Phi Phoang (¼Õâ¾§)
The phi phoang is in some respects similar to the phi krasu It likes rawish and fishy food, and it also emits glimmering same lights while prowling in the night. The word phoang is, I think the same as Phloang in Thai which means bright or glow. Hence a phi phoang is by its very name a kind of glowing phi. In , other respects the phi phoang is unlike the phi krasu. Nothing is hinted of its sex, nor does it go out at night with only its head, and entrails. The above description of the phi phoang is, what has been gathered from the people in Chiengmai, but the phi phoang of the Northeast, though agreeing in certain particulars with the phi krasu has a variant peculiarity. It is said that a person who has with him a "wan" plant of a powerful kind will become a phi phoang. Wan is an undefined class of herbs and plants, usually with rootstalks. They are used as medicine or as food and some of them are poisonous. According to popular belief, certain kinds of "wan" have magical-properties. If such "wan" is taken by or kept with a person, he'll be invulnerable or invisible or whatever peculiar quality it may confer. When 4 person has become a phi phoang through the'effect of the potent "wan" he -becomes a contagious being. If he spits on anyone, that person will become a phi phoang too. If he dislikes someone he will -throw a "mai khan" (äÁé¤Ò¹) a stick for carrying loads on the shoulder, belonging, to a widow over the roof of the person's house, and that person will be ruined in various ways. The Thai as well as the Chinese and other races in the Indo-Chinese PeDinsula carry their loads on their shoulders with "mai khan" unlike the Indian and other races in the west.
Why a widow's "mai khan" is used, it is hard to understand. When a child is always ill, if an anklet-like bracelet (¡ÓäÅµÕ¹) made from silver belonging to a widow (à§Ô¹áÁèÁèÒÂ) is presented and worn by the child, he Will become well. This is also hard to understand. A cover of a pot for boiling rice is called "fa lam!" If the pot is broken, its cover is called a "widow"s fa lami", for it has lost its pot. In grinding or mixing household medicine, only such a cover is used in the operation. Here its reason can be surmised.If an ordinary "fa lami" is utilized, it, cannot be further used to cover the pot for the odor of medicine would leave its trace on the cover and spoil the rice.
The phi phoang likes to go on the prowl during nights when there has been a continuous drizzling rain. It likes to devour dirty things similar to the phi krasu. It emits a glimmer of light wherever it goes, but others say that it shoots long rays of light out of its nostrils. It usually lurks in human form underneath the floor of the house where there is an opening, during a woman's confinement for childbirth. Here its character is the same as the phi krasu. If someone sees and recognizes it to be in the shape of such and such a person, he casts a spear at it. If the spear sticks fast to its back it will flee away. In the morning when be goes to this person's house, he will be surprised to find the person unharmed; but will see the spear stuck fast to a rootstalk of a certain "wan" plant which grows nearby. The reason is now clear. The rootststalk of that "wan" plant by its powerful inherent properties becomes a phi phoang, taking the human shape of its owner. The phi phoang, though in some respects similar to the phi krasu, never harms people. T14s is an- apparent contradiction of what has been said above. But it is usually thus when one deals with the mysterious and the unseen. Each person will have his own beliefs and a story to tell which always varies in its details.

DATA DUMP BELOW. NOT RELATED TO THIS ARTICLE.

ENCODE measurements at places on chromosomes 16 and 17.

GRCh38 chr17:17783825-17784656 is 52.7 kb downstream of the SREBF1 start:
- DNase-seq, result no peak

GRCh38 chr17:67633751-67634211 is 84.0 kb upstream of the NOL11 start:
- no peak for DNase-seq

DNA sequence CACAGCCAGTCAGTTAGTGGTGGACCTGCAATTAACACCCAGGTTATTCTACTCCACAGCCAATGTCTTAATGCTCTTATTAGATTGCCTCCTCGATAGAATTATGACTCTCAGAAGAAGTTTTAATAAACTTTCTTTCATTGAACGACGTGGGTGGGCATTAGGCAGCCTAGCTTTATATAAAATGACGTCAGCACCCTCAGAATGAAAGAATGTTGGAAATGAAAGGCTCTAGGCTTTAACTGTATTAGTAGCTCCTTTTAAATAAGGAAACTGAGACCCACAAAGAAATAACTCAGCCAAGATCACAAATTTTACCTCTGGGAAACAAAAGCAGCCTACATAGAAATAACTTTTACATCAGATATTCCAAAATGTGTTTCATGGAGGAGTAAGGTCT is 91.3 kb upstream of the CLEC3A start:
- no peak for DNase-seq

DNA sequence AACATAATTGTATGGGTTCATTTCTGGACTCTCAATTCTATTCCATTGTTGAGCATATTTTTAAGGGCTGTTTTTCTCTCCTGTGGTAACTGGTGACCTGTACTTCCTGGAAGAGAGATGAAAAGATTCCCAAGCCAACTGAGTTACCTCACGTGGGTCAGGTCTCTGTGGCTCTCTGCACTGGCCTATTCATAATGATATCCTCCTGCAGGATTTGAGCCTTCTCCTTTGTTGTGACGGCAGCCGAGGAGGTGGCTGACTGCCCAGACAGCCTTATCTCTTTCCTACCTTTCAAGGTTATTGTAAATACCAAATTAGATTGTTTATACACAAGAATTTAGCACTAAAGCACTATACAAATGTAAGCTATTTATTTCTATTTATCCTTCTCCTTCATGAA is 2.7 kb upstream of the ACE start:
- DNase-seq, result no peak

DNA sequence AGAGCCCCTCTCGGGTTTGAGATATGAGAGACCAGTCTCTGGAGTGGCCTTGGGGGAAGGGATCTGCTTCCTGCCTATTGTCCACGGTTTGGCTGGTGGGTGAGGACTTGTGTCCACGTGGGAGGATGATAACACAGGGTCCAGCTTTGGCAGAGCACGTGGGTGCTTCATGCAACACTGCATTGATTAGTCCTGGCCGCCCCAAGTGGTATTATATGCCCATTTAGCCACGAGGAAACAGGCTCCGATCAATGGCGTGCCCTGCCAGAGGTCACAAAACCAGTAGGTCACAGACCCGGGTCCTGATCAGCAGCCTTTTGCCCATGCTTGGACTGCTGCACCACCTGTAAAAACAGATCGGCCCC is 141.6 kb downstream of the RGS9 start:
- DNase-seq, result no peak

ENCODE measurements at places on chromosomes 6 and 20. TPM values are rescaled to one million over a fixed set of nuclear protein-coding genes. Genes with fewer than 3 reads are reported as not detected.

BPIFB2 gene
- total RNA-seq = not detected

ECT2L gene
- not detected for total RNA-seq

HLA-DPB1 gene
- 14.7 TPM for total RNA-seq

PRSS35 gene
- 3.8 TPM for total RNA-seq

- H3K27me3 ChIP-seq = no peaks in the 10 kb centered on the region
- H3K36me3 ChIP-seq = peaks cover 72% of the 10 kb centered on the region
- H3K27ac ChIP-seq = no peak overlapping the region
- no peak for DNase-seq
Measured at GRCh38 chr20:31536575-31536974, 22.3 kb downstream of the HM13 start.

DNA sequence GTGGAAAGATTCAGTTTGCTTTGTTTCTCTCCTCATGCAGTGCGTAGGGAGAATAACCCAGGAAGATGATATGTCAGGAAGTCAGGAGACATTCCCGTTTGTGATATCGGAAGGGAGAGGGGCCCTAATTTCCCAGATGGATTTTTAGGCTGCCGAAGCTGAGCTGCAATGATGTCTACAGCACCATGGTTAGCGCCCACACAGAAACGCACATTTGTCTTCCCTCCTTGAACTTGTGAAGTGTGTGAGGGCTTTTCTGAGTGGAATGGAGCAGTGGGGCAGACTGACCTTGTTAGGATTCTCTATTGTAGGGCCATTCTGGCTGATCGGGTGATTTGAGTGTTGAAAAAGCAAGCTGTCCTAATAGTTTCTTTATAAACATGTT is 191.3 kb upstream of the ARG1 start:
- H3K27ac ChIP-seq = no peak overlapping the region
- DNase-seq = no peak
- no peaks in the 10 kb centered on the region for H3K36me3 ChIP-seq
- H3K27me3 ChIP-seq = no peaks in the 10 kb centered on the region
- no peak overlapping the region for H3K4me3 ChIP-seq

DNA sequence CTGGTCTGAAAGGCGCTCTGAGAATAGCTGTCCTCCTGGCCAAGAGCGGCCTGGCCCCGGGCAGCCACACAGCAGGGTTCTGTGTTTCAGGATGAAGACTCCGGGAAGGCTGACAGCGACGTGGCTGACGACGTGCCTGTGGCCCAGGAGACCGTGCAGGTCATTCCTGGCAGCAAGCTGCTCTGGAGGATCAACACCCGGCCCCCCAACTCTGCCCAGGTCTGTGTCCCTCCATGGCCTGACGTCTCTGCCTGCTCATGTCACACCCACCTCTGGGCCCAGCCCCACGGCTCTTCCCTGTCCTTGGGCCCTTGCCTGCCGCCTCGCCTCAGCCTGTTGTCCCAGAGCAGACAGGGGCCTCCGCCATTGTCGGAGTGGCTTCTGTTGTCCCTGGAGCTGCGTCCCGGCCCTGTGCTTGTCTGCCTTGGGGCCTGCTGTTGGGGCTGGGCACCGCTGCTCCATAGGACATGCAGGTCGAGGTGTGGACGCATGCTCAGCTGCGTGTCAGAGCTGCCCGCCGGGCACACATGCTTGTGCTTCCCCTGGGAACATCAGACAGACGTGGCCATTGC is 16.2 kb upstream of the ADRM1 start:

In old Thai Laws (¡®ËÁÒÂÅÑ¡É³Ðàºç´àµÅç´) Reference wasmade to four kinds of phi, namely: "chamop" (ªÁº.), "chakla" (¨Ð¡ÅÐ) "krasu" and "krahang". Nothing is said of the nature of these Phi for they were well-known in those days. The law only referred to procedures in dealing with these phi. It said that if in any province a person was found to be any of these phi, he must not be killed but reported and sent to the capital. A person was guilty of perjury who claimed that anyone was one of the above four phi or who insulted an individual by accusing him of being a phi falsely. If his claim was found to be untrue he was punished. If anyone was ill as a result, of a krasu "eating him" or was obsessed by a phi krasu a phi doctor was called to find out the person who was: the phi krasu He (lid this by boiling the cloth in a steamer. Anyone who tried to take it out of the steamer or put out the fire was guilty of being a phi krasu. Now of the four kinds of phi as mentioned in the, Old Laws, the phi krasu and the phi krahang have already been described. The other two, chamop and phi chakla are unknown to the present generation. Any knowledge of them must have disappeared long ago. There is a Cambodian phi called "thamop" and a phi in Chiengmai region called "phi ka" (¼Õ¡Ð) which can perhaps supply clues to these two obsolete Thai phi,